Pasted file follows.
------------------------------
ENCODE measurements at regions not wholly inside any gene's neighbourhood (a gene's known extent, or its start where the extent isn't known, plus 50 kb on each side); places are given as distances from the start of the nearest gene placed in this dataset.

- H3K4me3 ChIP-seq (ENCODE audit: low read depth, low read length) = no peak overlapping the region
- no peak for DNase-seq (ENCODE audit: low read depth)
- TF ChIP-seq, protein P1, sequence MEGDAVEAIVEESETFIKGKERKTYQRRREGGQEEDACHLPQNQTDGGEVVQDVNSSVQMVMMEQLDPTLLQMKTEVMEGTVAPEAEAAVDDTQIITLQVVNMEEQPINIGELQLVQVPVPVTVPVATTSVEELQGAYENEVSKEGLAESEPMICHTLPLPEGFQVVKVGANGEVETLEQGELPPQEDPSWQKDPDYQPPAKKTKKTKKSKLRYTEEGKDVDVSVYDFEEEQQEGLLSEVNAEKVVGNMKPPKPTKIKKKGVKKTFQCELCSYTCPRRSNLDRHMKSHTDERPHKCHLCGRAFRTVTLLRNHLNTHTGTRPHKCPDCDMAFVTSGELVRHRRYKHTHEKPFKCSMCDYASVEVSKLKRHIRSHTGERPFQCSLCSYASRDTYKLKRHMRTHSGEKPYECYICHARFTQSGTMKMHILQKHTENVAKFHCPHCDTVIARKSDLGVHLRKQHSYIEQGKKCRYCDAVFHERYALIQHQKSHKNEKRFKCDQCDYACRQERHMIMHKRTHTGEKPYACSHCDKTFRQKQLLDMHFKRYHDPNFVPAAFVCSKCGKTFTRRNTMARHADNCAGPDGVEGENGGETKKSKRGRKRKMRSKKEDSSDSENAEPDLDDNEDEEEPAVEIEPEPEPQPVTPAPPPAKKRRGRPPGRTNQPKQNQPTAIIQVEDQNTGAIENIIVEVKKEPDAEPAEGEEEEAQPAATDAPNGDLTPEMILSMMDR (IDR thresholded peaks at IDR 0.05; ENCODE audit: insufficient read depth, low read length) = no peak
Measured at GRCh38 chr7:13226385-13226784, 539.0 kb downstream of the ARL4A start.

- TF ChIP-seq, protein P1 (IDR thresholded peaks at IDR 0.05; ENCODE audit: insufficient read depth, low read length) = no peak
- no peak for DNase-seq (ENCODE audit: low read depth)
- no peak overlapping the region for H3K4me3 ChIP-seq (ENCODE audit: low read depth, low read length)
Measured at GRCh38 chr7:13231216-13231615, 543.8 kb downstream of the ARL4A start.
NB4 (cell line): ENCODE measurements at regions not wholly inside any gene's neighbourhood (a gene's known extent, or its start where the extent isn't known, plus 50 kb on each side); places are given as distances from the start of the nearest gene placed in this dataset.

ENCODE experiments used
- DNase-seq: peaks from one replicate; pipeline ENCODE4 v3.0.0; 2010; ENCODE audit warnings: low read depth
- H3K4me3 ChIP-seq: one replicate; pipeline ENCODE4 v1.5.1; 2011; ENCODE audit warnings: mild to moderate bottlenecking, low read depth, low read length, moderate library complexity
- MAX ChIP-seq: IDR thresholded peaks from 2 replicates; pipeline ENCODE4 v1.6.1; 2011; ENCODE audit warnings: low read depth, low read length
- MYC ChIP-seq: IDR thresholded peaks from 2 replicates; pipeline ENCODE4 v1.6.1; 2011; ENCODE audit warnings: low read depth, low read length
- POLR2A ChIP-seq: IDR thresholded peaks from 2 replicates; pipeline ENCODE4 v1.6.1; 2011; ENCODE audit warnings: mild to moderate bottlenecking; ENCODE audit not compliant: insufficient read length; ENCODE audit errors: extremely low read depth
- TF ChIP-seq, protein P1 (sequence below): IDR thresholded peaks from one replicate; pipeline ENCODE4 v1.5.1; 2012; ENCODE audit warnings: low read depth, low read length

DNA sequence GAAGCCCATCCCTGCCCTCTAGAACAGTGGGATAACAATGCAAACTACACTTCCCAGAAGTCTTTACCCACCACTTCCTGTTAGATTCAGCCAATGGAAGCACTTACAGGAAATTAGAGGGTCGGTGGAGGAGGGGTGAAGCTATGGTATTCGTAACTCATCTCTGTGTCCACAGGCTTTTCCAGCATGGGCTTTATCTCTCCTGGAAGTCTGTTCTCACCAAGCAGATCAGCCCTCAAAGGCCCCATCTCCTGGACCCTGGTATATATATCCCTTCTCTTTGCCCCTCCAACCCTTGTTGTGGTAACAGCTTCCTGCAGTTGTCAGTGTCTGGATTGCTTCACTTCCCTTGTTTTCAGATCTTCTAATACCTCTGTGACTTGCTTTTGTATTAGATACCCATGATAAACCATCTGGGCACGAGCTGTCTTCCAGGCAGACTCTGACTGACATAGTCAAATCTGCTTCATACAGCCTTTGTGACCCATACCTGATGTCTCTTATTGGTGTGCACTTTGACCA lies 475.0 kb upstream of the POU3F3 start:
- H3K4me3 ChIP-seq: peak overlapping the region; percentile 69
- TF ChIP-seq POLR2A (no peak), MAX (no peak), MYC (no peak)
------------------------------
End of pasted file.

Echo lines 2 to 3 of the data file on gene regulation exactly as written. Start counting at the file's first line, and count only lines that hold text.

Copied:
- H3K4me3 ChIP-seq (ENCODE audit: low read depth, low read length) = no peak overlapping the region
- no peak for DNase-seq (ENCODE audit: low read depth)